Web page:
(my emphasis)
Example 4.5 (Phoenix/WinNonlin 8, mixed effects, Satterthwaite’s degrees of freedom):
                           PE (%)    90% CI (%)       s²w    CVw (%) pooled model T vs. R  AUC  116.15 (108.97, 123.81)  0.043954  21.20              T vs. R  Cmax 129.65 (118.84, 141.45)  0.084569  29.71              S vs. R  AUC  140.63 (131.93, 149.90)  0.043954  21.20              S vs. R  Cmax 159.75 (146.42, 174.30)  0.084569  29.71              T vs. S  AUC   82.60 ( 77.46,  88.07)  0.043954  21.20              T vs. S  Cmax  81.16 ( 74.35,  88.56)  0.084569  29.71 IBD models   T vs. R  AUC  116.05 (108.92, 123.65)  0.042525  20.84              T vs. R  Cmax 129.54 (119.26, 140.71)  0.074744  27.86              S vs. R  AUC  141.09 (131.39, 151.51)  0.053706  23.49              S vs. R  Cmax 160.48 (145.20, 177.36)  0.109492  34.02              T vs. S  AUC   83.12 ( 78.37,  88.15)  0.035788  19.09              T vs. S  Cmax  81.63 ( 75.33,  88.46)  0.069372  26.80
It’s clear that the variances are not identical. The ones of T/R are smaller than the ones of S/R. If we apply the pooled model the CIs of T/R will be wider than in the IBD model and the CIs of S/R narrower.

BTW, I don’t understand what the purpose of the carry variable in Byron’s code is.

Cheers,
Helmut Schütz

The quality of responses received is directly proportional to the quality of the question asked. ☼
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Irene_I
☆

Indonesia,
2018-06-13 05:02

@ Helmut
Posting: # 18896
Views: 6,402

## Leave-One-Out (IBD)

Dear Helmut,

Thank you for your explanation. I am sure this will be helpful not only for me, but also others who looking for information about this topic too.

Best Regards,

Irene I
Helmut
★★★

Vienna, Austria,
2018-06-13 15:02

@ Irene_I
Posting: # 18898
Views: 6,344

## Impact of pooled variance (bias, CI)

Hi Irene,

» Thank you for your explanation.

You are welcome. A picture tells more than a thousand words (AUC only).

The PE and its CI of T/R are similar. The small bias is caused by the fact that the average PE of S/R and T/S (√141.09×83.12=108.29) is close to the T/R with 116.05. The other comparisons show negative biases. The CI of S/R is narrower in the pooled model and the CI of T/S is wider.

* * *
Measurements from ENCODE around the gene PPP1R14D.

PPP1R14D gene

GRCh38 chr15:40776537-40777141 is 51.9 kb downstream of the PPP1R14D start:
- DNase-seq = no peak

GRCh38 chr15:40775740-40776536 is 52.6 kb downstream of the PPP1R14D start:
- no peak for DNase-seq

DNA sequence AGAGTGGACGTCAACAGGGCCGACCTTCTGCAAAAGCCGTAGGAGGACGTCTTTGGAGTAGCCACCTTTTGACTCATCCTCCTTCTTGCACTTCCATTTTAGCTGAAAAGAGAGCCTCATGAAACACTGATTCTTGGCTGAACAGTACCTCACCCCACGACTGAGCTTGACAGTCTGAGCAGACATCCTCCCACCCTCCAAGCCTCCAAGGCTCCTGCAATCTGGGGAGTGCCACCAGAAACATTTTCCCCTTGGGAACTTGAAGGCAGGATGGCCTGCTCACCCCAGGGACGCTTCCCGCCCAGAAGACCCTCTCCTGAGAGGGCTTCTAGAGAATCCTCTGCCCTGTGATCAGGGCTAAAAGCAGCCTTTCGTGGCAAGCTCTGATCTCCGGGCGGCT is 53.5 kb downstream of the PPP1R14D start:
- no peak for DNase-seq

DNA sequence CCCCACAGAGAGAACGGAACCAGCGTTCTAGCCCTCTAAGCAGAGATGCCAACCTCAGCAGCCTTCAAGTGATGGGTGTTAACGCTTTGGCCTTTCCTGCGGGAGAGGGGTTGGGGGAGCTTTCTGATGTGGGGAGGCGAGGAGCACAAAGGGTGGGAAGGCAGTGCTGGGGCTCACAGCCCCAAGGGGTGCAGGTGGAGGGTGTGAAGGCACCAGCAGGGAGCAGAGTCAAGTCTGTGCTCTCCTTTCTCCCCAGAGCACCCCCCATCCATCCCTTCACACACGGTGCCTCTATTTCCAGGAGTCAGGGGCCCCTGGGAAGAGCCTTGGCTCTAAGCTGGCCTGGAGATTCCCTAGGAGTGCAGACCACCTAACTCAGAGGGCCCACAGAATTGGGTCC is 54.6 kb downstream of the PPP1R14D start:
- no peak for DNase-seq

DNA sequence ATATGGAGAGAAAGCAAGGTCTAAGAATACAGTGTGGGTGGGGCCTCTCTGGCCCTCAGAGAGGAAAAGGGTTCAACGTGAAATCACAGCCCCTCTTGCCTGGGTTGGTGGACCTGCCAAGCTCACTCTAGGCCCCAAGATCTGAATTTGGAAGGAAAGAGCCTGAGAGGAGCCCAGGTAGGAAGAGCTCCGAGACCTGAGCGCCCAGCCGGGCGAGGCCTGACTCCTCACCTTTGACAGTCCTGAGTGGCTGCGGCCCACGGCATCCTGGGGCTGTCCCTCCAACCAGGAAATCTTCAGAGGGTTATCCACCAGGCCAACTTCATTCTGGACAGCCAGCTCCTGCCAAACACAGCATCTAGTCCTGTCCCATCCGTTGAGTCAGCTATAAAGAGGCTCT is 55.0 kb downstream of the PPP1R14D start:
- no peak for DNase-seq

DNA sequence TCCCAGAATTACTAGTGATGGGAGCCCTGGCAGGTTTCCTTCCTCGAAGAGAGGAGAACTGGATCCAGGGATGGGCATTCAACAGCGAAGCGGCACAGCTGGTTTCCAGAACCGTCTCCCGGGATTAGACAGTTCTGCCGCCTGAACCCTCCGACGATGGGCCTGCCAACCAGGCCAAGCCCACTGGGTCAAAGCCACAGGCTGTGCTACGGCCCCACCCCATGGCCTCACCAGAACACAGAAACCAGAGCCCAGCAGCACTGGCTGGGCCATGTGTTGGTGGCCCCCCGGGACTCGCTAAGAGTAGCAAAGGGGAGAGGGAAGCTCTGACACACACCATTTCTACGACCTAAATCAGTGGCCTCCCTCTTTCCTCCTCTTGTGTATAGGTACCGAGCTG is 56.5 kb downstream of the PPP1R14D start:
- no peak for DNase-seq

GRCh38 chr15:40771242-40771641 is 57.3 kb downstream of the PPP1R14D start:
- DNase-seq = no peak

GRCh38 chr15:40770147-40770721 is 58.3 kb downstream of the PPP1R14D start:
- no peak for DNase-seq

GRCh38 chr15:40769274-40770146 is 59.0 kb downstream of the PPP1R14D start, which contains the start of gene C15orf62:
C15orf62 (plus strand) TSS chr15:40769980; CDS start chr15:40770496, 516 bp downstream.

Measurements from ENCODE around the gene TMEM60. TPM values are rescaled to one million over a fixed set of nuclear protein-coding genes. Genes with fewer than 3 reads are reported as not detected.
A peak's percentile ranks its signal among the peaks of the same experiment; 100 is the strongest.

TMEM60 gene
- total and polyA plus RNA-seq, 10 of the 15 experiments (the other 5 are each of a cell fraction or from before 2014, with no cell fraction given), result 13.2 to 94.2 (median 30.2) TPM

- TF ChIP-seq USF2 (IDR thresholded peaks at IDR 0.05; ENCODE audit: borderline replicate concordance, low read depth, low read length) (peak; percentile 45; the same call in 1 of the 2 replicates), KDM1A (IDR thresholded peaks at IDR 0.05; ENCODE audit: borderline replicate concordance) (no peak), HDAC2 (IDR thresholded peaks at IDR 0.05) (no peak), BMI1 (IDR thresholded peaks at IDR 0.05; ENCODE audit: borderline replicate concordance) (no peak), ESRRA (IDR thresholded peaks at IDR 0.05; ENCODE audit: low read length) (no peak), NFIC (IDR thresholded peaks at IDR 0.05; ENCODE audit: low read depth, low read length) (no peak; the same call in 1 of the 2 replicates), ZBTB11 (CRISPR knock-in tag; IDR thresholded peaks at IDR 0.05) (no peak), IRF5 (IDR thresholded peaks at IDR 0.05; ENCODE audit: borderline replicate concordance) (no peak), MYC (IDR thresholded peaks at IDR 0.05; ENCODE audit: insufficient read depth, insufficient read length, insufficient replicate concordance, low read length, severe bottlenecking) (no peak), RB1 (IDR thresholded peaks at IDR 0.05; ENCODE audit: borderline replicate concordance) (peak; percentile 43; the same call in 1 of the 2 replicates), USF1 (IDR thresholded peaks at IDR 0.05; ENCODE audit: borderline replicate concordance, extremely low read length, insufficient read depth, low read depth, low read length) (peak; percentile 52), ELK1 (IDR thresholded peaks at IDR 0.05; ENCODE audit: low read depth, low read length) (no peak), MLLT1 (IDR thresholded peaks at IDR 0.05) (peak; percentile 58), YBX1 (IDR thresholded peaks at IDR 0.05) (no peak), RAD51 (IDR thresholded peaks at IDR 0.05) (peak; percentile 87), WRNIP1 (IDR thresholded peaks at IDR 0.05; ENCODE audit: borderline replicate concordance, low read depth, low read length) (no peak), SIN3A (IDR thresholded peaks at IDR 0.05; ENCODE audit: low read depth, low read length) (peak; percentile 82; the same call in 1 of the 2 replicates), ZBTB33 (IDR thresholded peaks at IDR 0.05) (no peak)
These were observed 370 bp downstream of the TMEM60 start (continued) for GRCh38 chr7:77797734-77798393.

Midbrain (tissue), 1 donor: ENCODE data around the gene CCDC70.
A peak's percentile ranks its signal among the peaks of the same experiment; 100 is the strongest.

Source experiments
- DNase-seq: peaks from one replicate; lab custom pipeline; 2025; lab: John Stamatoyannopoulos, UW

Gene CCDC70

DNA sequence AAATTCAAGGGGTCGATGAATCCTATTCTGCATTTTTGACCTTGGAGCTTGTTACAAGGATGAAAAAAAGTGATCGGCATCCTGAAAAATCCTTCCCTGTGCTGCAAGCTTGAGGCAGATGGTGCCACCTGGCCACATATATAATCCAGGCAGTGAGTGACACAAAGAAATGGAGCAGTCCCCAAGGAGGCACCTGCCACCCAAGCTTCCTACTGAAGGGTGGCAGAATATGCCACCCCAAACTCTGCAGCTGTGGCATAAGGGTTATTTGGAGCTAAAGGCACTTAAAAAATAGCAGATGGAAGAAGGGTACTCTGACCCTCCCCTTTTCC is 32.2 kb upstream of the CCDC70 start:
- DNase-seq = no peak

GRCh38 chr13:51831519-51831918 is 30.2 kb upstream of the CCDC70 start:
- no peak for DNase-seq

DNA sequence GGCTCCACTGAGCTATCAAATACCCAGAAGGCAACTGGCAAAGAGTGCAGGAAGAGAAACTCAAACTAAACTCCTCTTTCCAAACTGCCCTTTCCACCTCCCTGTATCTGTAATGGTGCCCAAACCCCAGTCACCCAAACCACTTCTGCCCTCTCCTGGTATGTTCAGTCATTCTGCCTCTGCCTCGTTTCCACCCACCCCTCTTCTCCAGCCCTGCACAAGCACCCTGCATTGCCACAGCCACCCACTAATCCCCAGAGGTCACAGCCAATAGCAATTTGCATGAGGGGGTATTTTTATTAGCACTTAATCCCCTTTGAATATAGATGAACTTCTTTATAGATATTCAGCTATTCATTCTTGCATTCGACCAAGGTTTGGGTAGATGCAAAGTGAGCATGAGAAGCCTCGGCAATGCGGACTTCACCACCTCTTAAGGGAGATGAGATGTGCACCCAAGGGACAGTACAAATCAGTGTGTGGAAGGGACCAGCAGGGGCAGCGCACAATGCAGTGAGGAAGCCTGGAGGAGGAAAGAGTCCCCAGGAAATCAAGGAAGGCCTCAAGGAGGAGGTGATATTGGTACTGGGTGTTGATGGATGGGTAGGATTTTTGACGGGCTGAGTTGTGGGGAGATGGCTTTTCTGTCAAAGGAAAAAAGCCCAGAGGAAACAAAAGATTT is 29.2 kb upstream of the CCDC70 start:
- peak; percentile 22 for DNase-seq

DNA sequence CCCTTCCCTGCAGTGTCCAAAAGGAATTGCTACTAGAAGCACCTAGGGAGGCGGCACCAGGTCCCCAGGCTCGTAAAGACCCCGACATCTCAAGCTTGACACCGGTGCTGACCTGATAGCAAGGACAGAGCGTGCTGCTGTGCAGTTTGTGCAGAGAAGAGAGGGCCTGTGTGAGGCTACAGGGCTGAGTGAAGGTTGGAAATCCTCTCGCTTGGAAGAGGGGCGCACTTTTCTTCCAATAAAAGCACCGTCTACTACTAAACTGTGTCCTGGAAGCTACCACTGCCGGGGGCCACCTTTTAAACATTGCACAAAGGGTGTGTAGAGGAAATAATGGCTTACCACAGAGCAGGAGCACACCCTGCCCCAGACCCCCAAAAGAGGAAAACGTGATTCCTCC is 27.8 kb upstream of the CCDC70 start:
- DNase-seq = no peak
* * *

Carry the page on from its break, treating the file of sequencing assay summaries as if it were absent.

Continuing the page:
We don’t want to go there.

Cheers,
Helmut Schütz

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d_labes
★★★

Berlin, Germany,
2018-06-13 15:31

@ Helmut
Posting: # 18899
Views: 6,317

## carry (over?)

Dear Helmut,

» BTW, I don’t understand what the purpose of the carry variable in Byron’s code is.

As far as I see it: It serves for nothing because it is not used except in the class statement of Proc Mixed.
The class statement serves the purpose of declaring factors even if a variable is numeric. Nothing more.

The carry variable seems to me a left over from old times where carry-over was an issue.

Regards,

Detlew
ElAlumno
☆

2019-03-14 23:40

@ Helmut
Posting: # 20036
Views: 2,990

## Pseudo-periods

Dear Helmut,

In your old but still-useful post (excerpt below), you describe generating pseudo-sequences and pseudo-periods when assessing ABE.

» A 6×3 design is needed in order to ‘extract’ two 2×2 tables, which are also balanced. Although the full 6×3 table will be used in the analysis of AUC and Cmax, you will need these 2×2s for the nonparametric analysis of tmax (unfortunately there’s no confidence interval based nonparametric method available for more than two formulations/periods). The asterisks * denote pseudo-sequences and pseudo-periods, e.g. P1* means only that the treatment was given in a period prior to P2* – irrespective of the true study period: